• Ashley Raymond

Bars Don't Break: The Impact of Lyricism

We can point to a number of different aspects of Hip Hop and identify them as such, but there is an integral element maintaining the vitality of the music. Lyricism. It is the heart beating steadily in the body of hip hop to provide an opportunity for life to flourish across the various bounds of the genre. Soul, funk, and disco provided the structure with which to construct this amelioration of sound we call Hip Hop. Much like singing and scatting, rapping became the conduit for our emotional expression and sharing our oral history. Hip Hop not only reshaped the creation of music but it also reshaped the dynamics between instrumentation and vocal performance. Despite the ways in which Hip Hop evolves today, it is the wordplay, flow and delivery of our stories that sustain life within Hip Hop.

Initially, wordplay from our earliest Hip Hop classics were elementary. Messages were clear, the rhyme schemes were predictable, and the content focused heavily on social justice and economic unrest. There is beauty and power in simplicity. These bars were laid over loops of funk and disco basslines with straightforward drum patterns making it easy to follow along to the lyrics and move to the beats.

Subgenres like boom bap and conscious rap emerged in New York. Artists like Slick Rick, Rakim, and MC Lyte crafted stories over a myriad of sounds, with influences ranging from funk to electronic, using expert wordplay and inventive rhyme schemes. Across the nation, pockets of Hip Hop emerged and molded more subgenres like G-Funk out West, chopped and screwed in the South and gangsta rap in Philly by the mid to late 80s and 90s. What we all know to be the “Golden Era” of Hip Hop truly set the standard for what it means to be a rapper, a lyricist.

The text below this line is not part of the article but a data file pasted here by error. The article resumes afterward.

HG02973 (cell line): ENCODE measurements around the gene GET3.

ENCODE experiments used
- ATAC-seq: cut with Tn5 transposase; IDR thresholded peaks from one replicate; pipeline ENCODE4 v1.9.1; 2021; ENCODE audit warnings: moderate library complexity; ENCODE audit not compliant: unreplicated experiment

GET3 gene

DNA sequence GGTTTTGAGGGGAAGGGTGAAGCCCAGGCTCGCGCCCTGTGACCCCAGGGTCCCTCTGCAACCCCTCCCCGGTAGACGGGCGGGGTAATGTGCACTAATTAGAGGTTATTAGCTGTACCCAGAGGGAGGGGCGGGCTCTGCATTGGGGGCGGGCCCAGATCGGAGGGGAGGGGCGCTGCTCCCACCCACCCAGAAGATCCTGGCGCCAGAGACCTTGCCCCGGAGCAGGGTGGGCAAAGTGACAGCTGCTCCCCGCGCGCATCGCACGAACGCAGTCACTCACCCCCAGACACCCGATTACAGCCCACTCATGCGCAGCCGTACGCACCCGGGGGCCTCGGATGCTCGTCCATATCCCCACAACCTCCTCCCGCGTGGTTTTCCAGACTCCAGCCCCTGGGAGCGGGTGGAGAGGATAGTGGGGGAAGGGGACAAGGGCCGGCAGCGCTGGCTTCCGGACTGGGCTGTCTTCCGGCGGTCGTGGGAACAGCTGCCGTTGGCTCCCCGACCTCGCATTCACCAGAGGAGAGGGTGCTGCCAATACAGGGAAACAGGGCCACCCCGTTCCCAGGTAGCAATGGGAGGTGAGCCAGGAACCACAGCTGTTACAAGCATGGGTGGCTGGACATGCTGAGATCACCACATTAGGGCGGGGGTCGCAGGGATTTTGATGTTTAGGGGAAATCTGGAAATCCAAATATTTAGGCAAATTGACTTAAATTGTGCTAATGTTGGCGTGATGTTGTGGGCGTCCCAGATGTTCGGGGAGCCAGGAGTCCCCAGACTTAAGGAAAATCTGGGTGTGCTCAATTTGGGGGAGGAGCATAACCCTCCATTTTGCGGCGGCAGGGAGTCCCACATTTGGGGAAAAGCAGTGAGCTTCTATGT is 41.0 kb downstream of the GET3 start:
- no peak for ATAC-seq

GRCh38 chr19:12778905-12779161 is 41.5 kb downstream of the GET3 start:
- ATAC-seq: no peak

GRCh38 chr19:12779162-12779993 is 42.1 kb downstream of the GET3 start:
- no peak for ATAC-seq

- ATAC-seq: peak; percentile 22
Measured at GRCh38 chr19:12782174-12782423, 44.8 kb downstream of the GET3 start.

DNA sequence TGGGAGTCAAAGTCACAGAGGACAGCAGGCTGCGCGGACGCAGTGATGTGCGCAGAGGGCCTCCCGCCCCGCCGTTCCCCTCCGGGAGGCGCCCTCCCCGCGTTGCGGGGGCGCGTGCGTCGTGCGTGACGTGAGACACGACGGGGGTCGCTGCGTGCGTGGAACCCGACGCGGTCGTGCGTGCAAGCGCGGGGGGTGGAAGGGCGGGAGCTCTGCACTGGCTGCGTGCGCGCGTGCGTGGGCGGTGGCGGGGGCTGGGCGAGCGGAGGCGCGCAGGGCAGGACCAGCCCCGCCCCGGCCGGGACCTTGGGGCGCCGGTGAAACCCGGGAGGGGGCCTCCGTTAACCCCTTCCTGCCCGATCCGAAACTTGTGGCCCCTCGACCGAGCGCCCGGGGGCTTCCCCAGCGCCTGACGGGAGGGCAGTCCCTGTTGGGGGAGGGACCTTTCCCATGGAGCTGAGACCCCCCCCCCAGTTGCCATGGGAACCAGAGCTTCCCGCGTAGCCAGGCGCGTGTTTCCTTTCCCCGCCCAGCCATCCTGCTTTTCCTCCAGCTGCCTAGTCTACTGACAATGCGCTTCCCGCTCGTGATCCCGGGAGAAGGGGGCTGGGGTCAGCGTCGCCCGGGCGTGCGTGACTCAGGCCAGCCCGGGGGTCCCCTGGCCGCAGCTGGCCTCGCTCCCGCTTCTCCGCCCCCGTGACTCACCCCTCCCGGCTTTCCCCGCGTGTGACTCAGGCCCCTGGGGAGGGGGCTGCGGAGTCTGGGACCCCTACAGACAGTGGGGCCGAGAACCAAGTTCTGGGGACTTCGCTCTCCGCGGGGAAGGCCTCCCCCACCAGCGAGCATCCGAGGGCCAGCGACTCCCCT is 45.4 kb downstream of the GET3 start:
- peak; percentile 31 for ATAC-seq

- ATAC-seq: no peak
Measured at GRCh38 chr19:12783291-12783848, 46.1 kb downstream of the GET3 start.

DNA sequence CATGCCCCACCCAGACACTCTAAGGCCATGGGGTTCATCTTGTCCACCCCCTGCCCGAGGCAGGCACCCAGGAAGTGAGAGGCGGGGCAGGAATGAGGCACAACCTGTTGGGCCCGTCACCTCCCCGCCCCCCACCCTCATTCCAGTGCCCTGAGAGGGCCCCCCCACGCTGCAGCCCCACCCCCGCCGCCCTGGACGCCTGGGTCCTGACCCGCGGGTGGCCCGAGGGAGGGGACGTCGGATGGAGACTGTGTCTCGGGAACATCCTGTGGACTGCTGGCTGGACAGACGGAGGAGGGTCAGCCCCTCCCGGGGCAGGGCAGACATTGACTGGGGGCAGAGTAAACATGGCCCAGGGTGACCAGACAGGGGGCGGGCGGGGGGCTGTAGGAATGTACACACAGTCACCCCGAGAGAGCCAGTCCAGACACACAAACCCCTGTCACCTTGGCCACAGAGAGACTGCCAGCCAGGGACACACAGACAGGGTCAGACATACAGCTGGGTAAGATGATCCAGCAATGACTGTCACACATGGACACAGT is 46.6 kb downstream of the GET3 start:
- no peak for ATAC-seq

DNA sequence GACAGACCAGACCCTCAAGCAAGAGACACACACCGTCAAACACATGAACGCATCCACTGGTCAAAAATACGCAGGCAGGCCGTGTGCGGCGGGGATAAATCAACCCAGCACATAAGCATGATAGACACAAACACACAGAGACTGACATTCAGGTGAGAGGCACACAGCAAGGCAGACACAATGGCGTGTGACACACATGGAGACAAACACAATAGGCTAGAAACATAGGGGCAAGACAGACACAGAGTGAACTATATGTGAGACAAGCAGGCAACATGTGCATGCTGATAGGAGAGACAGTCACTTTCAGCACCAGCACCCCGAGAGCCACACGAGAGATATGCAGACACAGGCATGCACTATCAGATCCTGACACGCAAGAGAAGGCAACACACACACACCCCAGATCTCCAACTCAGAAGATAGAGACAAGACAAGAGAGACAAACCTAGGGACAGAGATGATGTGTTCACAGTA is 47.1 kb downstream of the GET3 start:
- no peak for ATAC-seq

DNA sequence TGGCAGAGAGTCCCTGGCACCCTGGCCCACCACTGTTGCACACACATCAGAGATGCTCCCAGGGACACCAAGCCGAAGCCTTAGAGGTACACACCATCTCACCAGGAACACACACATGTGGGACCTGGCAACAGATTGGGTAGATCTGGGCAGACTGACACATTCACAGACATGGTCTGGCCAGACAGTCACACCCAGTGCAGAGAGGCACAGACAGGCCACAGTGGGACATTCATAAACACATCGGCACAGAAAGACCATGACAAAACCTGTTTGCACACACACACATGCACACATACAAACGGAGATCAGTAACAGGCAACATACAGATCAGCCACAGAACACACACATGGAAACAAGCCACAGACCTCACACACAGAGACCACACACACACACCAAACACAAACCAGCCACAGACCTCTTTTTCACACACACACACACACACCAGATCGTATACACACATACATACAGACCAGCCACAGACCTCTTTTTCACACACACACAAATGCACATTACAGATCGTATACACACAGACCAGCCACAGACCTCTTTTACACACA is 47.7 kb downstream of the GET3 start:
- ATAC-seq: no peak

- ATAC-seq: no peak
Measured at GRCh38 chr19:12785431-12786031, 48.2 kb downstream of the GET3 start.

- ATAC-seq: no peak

In 2006, Nas released Hip Hop is Dead, an album which provided his personal commentary on the climate of the industry at the time. Many new artists were breaking through the scene by unconventional means and the glaring difference of talent was in their rapping, or lack thereof. Nas’s seemingly audacious statement ignited debates and discourse but it was ultimately portrayed and received as generational differences or even envy. Presently in Hip Hop, the focus shifted again from lyrical ability to popularity. One could argue this is a part of its evolution, but at what cost?

Similarly in ‘06, new artists now engulf themselves in their own hubris assuming that their “talent” is of greater value than the fundamentals. Here is where generational differences can be blinding and chalking it up to the evolution of the genre is reductive. A rapper’s pen was one of the few keys that could open the door to the industry. Popularity alone cuts a career extremely short because trends are volatile and tire out quickly. It’s clear that many new artists rely heavily on gimmicks, antics, and nepotism to carry their names into rooms with tastemakers, including those artists before them that they choose to insult. Veterans in the game achieve longevity because lyrical aptitude was their foundation and this created space to establish different styles, delivery, and flow.

Along with skill, impeccable wordplay comes more easily for rappers that lived about what they wrote. Life experiences can naturally shape and mold talents that also reveal opportunities for success. One of the most iconic examples of this is the late DMX’s “Slippin’”, a chilling reflection about his mistakes and false starts. This song is remarkably cathartic and it is because of the truth and reality woven into the lyrics. I been through mad different phases like mazes / to find my way / And now I know that happy days / are not far away: this bar isn’t complicated but it is thoughtful and intentional. It conveys the specific message of how painful and obscure transformation can be: the dead ends, misdirections, and the paradox of fear and faith. Many new artists lack intention and lack identity so they’re “writing” from a place of emptiness, a place of smoke and mirrors that reveals their feigned talent once the smoke clears.